December 15, 2003

PRNC Minutes, November 2003

Here are the minutes for the PRNC November, 2003 meeting.

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Point Richmond Neighborhood Council
Point Richmond Community Center
Minutes of November 19, 2003 Meeting

Officers: President, Don Woodrow; Co-First Vice President, Rod Satre; Treasurer, Artrese Morrison; Secretary Sheila Davidson-Rollin

The meeting was called to order by President Don Woodrow at 7:30 p.m.

Reports of Board Officers:

Treasurer Artrese Morrison reported the balances of the PRNC bank accounts to be as follows:

Bishop Alley Path Fund $ 694.87
Ferry Point Fund 628.23
Wig Wag Fund 2,970.94
General Account +$50. dues deposit 3,334.31

Total $7629.35

Police Report: There was no police report this month.

Report from Richmond City Councilman Tom Butt:
1. City Manager Isiah Turner is expected to retire in January of 2004.
2. Jay Corey will be the Interim City Manager
3. In July of 2003 the city passed a budget with an estimated $6 million deficit for the fiscal year. Now it appears the deficit is actually $10 million. This means a reduction of staff salary and benefits or a 10 percent reduction in staff. Layoffs may occur. The list was made public in October, and notices will go out Dec. 1.
4. Most of the General Fund goes to Police and Fire, $35 million and $14 million respectively, and then comes the Library and Parks and Recreation, with $4 million and $8 million respectively. Some departments are not fully dependent on the General Fund for their budgets. There have been no “hard offers” from service employees. Police grants with earmarked funds are matched by city funds, so non-police are facing layoffs. Eighteen positions in the fire department are facing layoffs.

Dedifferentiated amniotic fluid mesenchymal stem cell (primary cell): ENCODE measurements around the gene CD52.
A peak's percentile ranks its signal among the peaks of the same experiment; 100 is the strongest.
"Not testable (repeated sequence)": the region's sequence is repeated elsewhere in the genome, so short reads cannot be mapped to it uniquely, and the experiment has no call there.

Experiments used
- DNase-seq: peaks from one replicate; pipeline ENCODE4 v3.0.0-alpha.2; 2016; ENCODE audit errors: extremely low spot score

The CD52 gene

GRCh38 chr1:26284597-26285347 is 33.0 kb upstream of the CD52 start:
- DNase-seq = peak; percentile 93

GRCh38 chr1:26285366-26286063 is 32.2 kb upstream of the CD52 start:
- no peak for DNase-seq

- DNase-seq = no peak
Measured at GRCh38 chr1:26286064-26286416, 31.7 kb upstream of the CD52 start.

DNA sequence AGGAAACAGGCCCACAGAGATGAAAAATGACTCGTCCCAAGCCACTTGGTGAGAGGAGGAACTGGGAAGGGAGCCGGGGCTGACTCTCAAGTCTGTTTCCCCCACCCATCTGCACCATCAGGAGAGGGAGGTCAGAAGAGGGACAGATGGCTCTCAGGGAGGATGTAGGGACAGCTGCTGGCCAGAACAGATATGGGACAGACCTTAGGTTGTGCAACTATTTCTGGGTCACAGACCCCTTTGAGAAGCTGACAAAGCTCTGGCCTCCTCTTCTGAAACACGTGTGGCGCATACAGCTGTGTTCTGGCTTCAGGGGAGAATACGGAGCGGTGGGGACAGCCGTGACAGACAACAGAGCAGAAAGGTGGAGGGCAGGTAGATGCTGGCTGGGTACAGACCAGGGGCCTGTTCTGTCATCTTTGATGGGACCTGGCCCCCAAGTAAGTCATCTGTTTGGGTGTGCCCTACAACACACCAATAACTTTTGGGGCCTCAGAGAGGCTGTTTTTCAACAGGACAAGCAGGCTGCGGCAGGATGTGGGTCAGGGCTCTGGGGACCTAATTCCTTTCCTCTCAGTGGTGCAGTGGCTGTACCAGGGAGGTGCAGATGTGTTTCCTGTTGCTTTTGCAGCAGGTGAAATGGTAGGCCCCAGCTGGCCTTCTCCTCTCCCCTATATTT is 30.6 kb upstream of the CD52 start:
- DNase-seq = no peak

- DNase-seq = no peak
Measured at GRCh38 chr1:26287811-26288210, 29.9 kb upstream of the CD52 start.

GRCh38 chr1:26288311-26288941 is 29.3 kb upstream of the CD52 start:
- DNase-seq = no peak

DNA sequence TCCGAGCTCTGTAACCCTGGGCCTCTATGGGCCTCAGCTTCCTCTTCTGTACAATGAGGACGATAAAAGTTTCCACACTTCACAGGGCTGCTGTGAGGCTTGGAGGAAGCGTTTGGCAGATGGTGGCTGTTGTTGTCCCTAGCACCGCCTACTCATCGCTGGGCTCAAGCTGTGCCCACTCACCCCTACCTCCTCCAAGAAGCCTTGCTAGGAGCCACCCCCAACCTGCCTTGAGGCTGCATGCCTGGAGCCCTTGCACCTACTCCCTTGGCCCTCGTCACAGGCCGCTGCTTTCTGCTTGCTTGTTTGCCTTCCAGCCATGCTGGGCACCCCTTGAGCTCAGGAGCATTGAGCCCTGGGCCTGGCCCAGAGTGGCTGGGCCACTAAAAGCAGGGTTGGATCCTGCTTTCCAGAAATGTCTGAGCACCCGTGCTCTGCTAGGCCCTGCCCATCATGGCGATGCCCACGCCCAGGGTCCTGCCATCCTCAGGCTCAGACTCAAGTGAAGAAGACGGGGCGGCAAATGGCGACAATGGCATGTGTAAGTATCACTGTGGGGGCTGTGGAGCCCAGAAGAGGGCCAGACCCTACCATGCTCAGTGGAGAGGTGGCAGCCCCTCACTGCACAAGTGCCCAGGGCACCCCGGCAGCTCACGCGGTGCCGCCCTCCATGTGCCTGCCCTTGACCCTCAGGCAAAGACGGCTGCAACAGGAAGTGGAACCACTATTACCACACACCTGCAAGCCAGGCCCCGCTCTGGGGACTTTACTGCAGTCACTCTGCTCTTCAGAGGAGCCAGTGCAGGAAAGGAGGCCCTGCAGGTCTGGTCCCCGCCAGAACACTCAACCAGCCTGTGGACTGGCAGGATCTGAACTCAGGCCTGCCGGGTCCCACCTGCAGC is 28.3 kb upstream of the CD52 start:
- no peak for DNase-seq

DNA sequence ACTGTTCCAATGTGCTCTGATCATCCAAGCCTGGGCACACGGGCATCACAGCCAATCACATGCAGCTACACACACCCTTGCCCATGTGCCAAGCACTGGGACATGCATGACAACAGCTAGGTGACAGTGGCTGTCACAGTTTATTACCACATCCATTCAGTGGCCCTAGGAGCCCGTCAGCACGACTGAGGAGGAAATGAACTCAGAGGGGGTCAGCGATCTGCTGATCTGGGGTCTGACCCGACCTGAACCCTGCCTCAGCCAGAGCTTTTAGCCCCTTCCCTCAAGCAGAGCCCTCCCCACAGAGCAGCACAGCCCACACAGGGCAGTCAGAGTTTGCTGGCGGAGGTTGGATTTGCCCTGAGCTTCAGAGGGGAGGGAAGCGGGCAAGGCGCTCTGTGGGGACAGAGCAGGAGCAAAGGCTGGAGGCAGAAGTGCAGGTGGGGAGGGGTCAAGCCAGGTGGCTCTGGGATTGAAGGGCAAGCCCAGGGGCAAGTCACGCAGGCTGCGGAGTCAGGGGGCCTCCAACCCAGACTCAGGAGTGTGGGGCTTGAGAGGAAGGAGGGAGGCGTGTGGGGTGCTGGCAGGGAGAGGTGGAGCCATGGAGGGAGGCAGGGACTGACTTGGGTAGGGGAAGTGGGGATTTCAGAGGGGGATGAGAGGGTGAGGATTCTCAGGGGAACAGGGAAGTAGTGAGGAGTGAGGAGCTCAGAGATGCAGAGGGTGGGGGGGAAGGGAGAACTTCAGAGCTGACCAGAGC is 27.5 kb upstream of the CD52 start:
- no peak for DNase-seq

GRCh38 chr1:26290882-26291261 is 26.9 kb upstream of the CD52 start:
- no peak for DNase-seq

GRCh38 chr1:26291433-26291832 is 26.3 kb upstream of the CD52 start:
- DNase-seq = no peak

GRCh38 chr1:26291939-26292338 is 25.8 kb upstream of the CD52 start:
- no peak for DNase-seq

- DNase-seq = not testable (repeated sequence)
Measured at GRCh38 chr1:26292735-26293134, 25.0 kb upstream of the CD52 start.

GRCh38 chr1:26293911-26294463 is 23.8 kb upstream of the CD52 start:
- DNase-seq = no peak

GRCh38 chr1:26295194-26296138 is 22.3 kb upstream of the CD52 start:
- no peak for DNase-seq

5. The City Manager makes the layoff decisions. He had decided to close the Point Richmond Fire Station and to severely cut back the open hours of the library.
6. Butt suggested that the only way to get the decision to close the station reversed would be to organize the residents of Point Richmond and have them attend the Dec. 2 City Council meeting and loudly protest the closure.
An audience member noted that an informal survey in town revealed that few people knew the fire station was about to be closed. Joan Gatten of the Point Richmond Safety Committee reported that they had developed a petition to the City Council to save services. The petition would then be delivered to the Council on Dec. 2

It was moved, seconded and approved to ask Tom Butt to put the closure of the fire station on the City Council’s agenda for Dec. 2. Residents were strongly encouraged to attend the meeting, and to make their wishes known to the Council.

Addendum: So many residents contacted city officials that the city rescinded the decision to close the station, and will instead use “rolling blackouts” of all the city’s fire stations to save the same dollars.

Summary of Design Review & Land Use Committee recommendations:
There were no items on the agenda for the committee.

Old Business:
1. Update on Richmond/San Rafael Bridge seismic retrofit and related repairs. A presentation complete with scale model was made by CALTRANS Public Relations Officer Robert Haas. The project is expected to cost in excess of $600 million by completion in Winter of 2005. Work is currently in progress on the concrete trestle section, which is being completely replaced as part of the seismic retrofit. Most of the work takes place in the middle of the night when traffic is at the lightest. The current work will entail one bridge deck being closed and traffic routed onto the other deck while million pound sections of concrete roadbed are replaced by a mammoth crane floating on a huge barge next to the bridge. Over the next 18 months the work will require shutting down one lane at an earlier hour four nights a month. More information may be found at: